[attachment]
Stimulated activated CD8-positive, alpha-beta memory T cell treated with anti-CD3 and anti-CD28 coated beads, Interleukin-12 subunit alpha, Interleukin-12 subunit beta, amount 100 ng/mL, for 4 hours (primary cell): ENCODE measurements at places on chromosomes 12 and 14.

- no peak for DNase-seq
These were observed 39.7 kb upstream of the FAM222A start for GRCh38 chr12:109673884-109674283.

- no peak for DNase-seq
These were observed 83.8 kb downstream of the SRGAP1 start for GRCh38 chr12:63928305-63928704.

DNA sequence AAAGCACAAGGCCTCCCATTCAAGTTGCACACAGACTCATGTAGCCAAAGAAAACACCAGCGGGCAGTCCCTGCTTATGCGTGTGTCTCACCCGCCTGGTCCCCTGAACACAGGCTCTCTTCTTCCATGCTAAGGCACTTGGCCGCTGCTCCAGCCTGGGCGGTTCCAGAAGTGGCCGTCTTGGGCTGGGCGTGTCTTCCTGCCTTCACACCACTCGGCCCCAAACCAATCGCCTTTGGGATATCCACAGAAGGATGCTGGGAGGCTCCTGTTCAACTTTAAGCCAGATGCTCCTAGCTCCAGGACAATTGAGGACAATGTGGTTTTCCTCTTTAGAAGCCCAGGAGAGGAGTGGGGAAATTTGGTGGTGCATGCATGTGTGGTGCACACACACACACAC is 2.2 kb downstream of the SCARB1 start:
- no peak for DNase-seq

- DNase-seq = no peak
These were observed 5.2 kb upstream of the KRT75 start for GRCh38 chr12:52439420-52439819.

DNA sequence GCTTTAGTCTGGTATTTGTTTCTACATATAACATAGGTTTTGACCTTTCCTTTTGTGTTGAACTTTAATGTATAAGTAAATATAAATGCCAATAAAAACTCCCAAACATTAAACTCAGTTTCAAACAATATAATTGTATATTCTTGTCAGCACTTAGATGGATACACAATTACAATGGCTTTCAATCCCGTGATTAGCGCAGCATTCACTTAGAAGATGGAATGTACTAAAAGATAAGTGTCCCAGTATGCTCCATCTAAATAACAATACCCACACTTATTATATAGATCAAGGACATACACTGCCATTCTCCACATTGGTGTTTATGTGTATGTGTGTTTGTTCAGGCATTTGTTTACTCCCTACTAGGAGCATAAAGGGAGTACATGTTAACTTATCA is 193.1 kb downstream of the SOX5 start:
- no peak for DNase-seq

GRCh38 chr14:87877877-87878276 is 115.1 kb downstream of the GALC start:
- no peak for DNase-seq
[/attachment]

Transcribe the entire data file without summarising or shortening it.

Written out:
Stimulated activated CD8-positive, alpha-beta memory T cell treated with anti-CD3 and anti-CD28 coated beads, Interleukin-12 subunit alpha, Interleukin-12 subunit beta, amount 100 ng/mL, for 4 hours (primary cell): ENCODE measurements at places on chromosomes 12 and 14.

- no peak for DNase-seq
These were observed 39.7 kb upstream of the FAM222A start for GRCh38 chr12:109673884-109674283.

- no peak for DNase-seq
These were observed 83.8 kb downstream of the SRGAP1 start for GRCh38 chr12:63928305-63928704.

DNA sequence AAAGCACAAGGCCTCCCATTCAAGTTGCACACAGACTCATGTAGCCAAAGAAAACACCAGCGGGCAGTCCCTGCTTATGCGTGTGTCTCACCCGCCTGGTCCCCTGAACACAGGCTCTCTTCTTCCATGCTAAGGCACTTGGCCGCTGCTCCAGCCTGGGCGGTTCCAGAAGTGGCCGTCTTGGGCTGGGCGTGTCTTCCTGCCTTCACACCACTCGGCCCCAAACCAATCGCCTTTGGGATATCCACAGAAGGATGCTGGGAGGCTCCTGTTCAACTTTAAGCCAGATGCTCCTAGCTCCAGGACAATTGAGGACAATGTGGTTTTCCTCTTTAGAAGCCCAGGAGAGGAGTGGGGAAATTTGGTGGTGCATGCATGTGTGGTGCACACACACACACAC is 2.2 kb downstream of the SCARB1 start:
- no peak for DNase-seq

- DNase-seq = no peak
These were observed 5.2 kb upstream of the KRT75 start for GRCh38 chr12:52439420-52439819.

DNA sequence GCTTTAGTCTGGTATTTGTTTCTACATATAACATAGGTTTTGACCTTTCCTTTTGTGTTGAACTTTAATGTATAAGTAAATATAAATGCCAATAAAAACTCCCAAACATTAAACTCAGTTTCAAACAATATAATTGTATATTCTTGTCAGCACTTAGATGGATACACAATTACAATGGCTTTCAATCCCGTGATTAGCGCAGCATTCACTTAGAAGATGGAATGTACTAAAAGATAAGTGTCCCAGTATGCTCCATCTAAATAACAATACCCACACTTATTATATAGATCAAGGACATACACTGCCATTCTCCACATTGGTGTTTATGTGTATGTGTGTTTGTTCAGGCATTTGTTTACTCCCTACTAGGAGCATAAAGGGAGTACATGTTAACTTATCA is 193.1 kb downstream of the SOX5 start:
- no peak for DNase-seq

GRCh38 chr14:87877877-87878276 is 115.1 kb downstream of the GALC start:
- no peak for DNase-seq